Of good movies,|
bad movies and
June 29, 2000
By Franklin Harris
We have a contender for the best film of the year so far -- "Chicken Run," the new Claymation film released by DreamWorks SKG. In fact, I can't remember the last time I could recommend a film so unreservedly.
Yes, I bashed DreamWorks' animation only last week, but "Chicken Run" is merely a contract job, with DreamWorks handling distribution for Britain's Aardman Animation. The real brains behind the film are directors Peter Lord and Nick Park, the geniuses behind the Oscar-winning "Wallace and Gromit" animated shorts.
"Chicken Run" is basically an animated version of "The Great Escape," except with chickens, of course, and it features the voices of Mel Gibson, Julia Sawalha and Miranda Richardson.
Photo Courtesy DreamWorks SKG|
Rocky the rooster (Mel Gibson, front center) is the center of attention in the hen house in the clay animation comedy/adventure, "Chicken Run."
(Now, before you nitpickers e-mail me, I know the stop-motion animation in "Chicken Run" doesn't actually rely on clay models, but rather on some fancy, plastic, polymer stuff called plasticine. But I'm not going to call it fancy-plastic-polymeration. So there.)
Speaking of bashing movie studios, I let Disney have both barrels last week, too. So, let me quickly say that while I'm in favor of there being more animated films aimed at adults, I have nothing against family movies. I own the greatest family movie of all time, "Willy Wonka and the Chocolate Factory," on DVD. I just don't like unimaginative, paint-by-numbers family movies.
I'm in favor of better movies aimed at more intelligent audiences, period.
So, hopefully I've stopped the you-just-hate-children e-mails before they start.
Besides, I love children. They make great pies.
Michael J. Nelson has my sympathy. He has suffered through more bad movies than even I have.
Of course, on the other hand, he got paid to do it.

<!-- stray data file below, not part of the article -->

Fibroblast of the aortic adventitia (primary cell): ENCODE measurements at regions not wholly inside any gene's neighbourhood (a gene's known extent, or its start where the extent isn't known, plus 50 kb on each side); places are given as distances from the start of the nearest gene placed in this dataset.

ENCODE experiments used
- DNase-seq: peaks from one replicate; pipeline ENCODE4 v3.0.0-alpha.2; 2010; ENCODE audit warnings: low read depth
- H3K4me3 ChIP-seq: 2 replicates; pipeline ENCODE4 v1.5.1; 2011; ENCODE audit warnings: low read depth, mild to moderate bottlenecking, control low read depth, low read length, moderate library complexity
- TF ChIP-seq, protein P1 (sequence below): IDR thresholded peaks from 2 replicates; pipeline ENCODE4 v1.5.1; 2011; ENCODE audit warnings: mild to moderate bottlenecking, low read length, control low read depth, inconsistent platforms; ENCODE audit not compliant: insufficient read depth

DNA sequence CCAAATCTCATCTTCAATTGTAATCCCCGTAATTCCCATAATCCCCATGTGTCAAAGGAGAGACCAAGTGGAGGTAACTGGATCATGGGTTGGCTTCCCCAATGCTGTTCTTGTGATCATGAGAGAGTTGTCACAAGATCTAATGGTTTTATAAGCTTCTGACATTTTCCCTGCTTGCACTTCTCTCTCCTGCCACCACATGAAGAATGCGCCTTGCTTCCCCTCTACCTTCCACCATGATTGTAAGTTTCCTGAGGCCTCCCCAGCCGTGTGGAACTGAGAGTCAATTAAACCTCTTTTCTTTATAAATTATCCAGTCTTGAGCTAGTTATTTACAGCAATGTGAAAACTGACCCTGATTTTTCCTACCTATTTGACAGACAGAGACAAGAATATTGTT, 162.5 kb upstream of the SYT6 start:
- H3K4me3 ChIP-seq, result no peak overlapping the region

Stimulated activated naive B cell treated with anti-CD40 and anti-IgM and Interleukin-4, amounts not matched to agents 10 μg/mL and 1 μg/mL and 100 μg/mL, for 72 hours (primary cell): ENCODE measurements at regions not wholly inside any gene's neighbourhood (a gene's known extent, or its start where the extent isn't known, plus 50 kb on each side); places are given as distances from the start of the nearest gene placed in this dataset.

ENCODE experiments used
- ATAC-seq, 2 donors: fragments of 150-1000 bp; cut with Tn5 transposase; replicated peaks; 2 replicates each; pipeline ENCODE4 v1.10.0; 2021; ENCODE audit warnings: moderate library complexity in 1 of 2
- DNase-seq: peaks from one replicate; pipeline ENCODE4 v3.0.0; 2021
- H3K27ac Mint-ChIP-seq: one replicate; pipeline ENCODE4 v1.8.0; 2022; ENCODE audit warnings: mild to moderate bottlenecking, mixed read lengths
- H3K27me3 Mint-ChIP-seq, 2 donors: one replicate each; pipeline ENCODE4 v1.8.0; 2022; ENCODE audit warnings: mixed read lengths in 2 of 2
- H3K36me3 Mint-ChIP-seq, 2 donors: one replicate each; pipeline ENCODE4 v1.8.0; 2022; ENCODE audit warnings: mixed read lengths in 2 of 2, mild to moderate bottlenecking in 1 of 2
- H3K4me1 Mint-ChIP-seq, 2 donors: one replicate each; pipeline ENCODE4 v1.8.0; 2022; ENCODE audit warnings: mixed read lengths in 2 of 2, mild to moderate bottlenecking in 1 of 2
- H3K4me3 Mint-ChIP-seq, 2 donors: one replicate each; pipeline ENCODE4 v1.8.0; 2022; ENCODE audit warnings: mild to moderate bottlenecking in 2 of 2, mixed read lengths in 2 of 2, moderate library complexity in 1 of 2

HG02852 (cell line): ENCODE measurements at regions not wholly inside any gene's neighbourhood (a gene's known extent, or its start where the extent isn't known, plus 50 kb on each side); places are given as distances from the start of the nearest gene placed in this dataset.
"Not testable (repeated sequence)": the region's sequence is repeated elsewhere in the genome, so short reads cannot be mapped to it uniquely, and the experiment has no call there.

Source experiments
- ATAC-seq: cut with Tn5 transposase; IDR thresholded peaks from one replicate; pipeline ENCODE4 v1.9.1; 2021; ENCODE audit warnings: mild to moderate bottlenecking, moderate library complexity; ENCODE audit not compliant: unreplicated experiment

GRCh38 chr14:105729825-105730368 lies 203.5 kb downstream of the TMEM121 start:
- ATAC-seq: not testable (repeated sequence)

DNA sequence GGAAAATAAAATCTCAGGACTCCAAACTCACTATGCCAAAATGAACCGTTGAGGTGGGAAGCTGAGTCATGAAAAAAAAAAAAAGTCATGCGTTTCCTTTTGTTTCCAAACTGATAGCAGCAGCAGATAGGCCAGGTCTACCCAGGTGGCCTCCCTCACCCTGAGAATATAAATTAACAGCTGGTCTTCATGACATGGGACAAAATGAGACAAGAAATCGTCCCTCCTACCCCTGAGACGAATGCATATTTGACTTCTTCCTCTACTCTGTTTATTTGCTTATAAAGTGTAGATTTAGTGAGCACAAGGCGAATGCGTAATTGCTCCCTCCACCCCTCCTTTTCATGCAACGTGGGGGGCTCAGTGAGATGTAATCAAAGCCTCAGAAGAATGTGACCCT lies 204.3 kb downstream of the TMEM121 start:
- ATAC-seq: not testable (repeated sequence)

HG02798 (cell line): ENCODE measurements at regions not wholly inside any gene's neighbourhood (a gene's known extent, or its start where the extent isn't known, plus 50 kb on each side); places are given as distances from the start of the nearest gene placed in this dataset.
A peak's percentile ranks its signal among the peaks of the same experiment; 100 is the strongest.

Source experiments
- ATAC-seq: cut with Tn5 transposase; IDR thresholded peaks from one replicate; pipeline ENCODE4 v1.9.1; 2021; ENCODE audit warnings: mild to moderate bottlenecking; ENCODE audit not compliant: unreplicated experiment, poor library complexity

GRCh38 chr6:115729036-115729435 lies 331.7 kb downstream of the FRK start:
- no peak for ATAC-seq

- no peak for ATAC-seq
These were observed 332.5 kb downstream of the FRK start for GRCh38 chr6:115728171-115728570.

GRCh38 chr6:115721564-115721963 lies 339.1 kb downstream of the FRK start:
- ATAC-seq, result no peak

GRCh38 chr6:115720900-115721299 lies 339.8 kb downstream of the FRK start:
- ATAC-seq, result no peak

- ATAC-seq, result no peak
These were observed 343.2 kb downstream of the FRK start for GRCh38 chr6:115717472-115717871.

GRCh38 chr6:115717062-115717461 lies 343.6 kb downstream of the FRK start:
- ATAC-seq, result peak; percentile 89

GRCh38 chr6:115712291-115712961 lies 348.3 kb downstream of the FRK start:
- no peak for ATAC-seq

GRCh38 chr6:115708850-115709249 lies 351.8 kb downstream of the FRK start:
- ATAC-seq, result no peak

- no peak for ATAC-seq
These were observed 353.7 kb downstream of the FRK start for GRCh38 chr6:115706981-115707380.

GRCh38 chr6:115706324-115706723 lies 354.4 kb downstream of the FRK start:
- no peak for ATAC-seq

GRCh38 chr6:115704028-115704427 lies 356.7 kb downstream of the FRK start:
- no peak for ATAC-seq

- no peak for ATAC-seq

For 10 years, Nelson was the head writer for the cult-hit TV show, "Mystery Science Theater 3000," and for the show's final five years, he was its star.
After a decade of poking fun at B-grade to Z-grade movies on television, Nelson is sticking it to them -- and a few deserving A-grade films as well -- in writing.
"Mike Nelson's Movie Megacheese" is a collection of reviews united by two things: They are all negative, and they are nearly all more entertaining than the films they skewer.
Movies feeling the sting of Nelson's poison pen include "Volcano," "Judge Dredd," "Barb Wire" and every movie featuring the dire pairing of weepy actress Meg Ryan and hack director/screenwriter Nora Ephron.
(But to be fair, you simply must respect "Barb Wire." It takes guts to take a vehicle for busty, former-"Baywatch" babe Pamela Anderson and try to make it respectable by stealing its plot whole-cloth from one of the most respected films of all time, "Casablanca." It was larceny on a grand scale, and "Barb Wire's" producers didn't even flinch. Bravo!)
Nelson's writing is sharp and clever, making "Movie Megacheese" a must for all of us who love bad movies simply for their sheer badness.
Yes, I know I've just admitted to loving bad movies in a column where I also wish for more good movies. Don't you see that there is a difference between movies that are bad in entertaining ways and movies that are just bad? We need more of the former, and less of the latter.
Now, as far as bad movies go, this year's "Mission to Mars," directed by Brian De Palma, is bad in lots of boring ways, which is the worst kind of bad to be. I was reminded of this cinematic mistake while reading Gregory Benford's recent science-fiction novel, "The Martian Race," which uses many of the same ideas as "Mission to Mars" but in more interesting ways.
Tired of NASA's budget-busting disasters, the U.S. government offers a $30 billion dollar prize to anyone who can mount a manned mission to Mars, collect scientific data and get back safely. A billionaire businessman and space enthusiast, backed by a consortium of partners, rises to the challenge.
He hires away from NASA a team of astronauts and launches a mission that Benford makes seem both plausible and reasonable.
Maybe the folks at NASA could learn a thing or two here.
By the way, Benford's most recent novel, "Eater," is now in bookstores everywhere. It's either about a sentient black hole or is a biography of Oprah Winfrey, whose ego is so massive nothing can escape it. I forget which.